Outlook Issue 20 Winter 2015
News and Views from St. Mary's Woodbridge
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Celebrating Mary Sumner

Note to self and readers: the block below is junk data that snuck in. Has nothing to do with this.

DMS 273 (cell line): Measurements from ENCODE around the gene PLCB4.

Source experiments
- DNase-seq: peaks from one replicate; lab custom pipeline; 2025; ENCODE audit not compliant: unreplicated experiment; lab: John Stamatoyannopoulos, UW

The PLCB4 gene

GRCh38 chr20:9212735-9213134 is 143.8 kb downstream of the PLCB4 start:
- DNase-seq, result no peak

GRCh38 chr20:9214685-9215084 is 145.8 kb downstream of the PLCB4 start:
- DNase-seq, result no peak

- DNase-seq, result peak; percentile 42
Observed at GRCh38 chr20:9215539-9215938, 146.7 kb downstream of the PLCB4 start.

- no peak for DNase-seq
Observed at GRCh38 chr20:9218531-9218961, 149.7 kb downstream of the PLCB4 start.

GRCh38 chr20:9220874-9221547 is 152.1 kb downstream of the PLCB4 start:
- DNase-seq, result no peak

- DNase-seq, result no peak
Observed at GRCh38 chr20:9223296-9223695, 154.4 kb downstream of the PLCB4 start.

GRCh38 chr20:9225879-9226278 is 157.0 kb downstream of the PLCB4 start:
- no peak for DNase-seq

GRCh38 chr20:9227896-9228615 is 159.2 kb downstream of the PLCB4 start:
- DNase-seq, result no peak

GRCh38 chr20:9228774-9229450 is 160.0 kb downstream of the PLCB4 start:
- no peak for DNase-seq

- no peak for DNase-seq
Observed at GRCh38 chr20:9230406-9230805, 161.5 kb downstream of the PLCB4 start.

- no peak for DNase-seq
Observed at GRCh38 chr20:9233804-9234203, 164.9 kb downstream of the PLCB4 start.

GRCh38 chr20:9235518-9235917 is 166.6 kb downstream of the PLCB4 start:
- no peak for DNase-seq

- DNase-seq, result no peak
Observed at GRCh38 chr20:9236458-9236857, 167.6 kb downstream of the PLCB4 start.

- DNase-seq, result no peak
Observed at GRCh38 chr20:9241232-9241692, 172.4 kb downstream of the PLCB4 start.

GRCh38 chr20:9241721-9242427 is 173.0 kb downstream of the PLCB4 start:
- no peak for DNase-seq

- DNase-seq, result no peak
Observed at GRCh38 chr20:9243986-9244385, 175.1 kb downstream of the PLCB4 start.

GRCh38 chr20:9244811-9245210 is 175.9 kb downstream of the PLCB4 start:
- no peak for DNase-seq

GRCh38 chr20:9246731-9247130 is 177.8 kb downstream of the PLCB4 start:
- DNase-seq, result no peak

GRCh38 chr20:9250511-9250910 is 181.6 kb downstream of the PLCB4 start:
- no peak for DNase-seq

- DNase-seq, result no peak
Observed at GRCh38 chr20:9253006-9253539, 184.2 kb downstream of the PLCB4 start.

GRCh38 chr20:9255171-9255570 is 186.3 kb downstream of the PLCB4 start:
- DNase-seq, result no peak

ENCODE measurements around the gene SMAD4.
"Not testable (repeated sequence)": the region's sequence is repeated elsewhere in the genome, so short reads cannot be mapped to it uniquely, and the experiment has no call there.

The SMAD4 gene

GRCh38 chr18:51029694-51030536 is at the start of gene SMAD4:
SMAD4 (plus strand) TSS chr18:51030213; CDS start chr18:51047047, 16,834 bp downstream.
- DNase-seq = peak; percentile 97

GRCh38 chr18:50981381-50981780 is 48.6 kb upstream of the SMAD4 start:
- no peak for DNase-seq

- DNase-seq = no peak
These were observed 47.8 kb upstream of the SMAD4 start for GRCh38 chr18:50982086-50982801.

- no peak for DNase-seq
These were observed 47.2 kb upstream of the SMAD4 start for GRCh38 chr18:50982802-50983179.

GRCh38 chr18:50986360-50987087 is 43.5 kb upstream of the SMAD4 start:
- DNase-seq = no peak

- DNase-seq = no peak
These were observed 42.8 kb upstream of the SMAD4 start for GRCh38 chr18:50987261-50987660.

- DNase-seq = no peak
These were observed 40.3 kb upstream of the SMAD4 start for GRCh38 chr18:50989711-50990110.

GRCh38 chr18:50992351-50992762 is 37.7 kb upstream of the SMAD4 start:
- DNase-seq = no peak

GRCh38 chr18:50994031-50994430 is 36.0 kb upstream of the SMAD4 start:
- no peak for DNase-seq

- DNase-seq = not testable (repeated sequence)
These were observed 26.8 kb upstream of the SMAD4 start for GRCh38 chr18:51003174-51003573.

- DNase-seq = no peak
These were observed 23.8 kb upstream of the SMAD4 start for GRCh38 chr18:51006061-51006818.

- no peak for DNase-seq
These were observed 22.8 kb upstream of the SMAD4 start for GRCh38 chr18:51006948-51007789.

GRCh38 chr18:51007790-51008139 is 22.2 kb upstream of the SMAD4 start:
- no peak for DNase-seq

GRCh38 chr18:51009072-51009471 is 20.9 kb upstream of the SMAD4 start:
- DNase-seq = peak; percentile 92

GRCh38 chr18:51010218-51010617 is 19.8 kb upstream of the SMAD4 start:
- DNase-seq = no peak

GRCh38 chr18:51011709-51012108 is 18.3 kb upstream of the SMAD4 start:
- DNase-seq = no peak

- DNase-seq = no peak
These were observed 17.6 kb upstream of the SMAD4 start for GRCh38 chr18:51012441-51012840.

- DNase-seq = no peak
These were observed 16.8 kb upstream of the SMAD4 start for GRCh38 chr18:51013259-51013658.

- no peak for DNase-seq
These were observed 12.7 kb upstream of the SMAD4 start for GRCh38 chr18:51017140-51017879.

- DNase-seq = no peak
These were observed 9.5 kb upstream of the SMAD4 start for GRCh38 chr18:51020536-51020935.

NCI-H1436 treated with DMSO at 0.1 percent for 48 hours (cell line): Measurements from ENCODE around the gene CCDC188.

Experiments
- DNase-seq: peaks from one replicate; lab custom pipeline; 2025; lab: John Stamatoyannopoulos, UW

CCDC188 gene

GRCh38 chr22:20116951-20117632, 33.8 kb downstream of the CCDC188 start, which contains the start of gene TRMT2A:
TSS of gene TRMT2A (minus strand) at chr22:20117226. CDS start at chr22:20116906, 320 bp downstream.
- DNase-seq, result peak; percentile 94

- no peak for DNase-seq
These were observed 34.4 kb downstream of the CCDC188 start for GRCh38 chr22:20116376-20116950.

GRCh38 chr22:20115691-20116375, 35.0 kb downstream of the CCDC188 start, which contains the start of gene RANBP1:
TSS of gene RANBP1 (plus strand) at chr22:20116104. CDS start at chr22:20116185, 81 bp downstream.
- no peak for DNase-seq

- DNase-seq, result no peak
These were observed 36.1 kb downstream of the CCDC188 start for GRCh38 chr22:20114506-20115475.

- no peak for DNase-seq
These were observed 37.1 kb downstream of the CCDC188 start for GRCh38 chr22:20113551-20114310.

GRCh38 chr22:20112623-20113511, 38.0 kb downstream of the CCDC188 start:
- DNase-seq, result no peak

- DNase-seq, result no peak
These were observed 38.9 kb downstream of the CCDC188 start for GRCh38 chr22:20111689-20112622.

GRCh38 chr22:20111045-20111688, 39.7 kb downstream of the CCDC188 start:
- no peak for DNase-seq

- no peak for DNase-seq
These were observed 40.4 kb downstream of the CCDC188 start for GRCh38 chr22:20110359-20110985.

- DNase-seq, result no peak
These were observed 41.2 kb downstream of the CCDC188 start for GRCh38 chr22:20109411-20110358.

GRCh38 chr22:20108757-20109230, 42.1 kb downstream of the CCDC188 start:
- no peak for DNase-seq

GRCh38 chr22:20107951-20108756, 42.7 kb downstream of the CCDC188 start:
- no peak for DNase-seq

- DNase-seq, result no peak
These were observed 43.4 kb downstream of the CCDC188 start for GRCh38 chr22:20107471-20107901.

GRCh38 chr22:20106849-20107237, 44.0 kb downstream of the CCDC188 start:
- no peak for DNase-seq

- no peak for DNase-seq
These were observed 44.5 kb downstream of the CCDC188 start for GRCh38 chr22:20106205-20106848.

3 regularity. For a moment and a time we will enter into a faint and even wishful world where, perhaps, if only for a while and if only in our dreams, the world as we know it might just be an easier place in which to live. International news is filled with the stories of those who long for peace, are prepared to fight for it, flee for it and die for it. It seems an elusive commodity of the human condition that it cannot be bought or even earned, but only lived. When it is lived it is honoured. It is a value of the heart’s desire. Strangely the yearning for peace at an international level is something with which we all can identify. Often the issues that create and stimulate the distinct lack of peace on a global scale are to be found in our own experience and in our own lives. There is a lot of heartache at home and on our own doorstep. Maybe, even within ourselves. The longing for peace is a longing for an end to that which disturbs, which brings disease, disharmony and disunity. It is a cry for a better world, a world at ease with itself and one in which I, as the individual, long to feel I can identify. I worry about, and for, those who for whatever reason will be unhappy this Christmas, for whom the greeting inside the Christmas card will only be wishful thinking. The Christian Christmas story was lived out in a world that suffered from political and arguably religious oppression too. The birth of Jesus, when considered by those who wrote his story, was the start of a new era where peace became accessible to the human heart. Only after the experience of Good Friday and Easter Day did Jesus’ followers see that his death on Good Friday was not the end of the story. They, as Christians do today, found that peace was to be found in their relationship with him, and even in him. Here the Christian finds his heart’s desire. Peace is to be found within, deep within, and then it is honoured, can be lived and shared. With all my heart, I wish you peace this Christmas. Kevan S McCormack Parish Pump Celebrating Mary Sumner It was when Mary Sumner (1828-1921) had her first child that she realised that bringing up children involved far more than just meeting their physical needs. ‘It is one of the most important professions of the world’, she said, ‘but yet there is no profession that has so poor a training’. To remedy this, Mary invited young women from her husband’s parish for weekly meetings in the Rectory to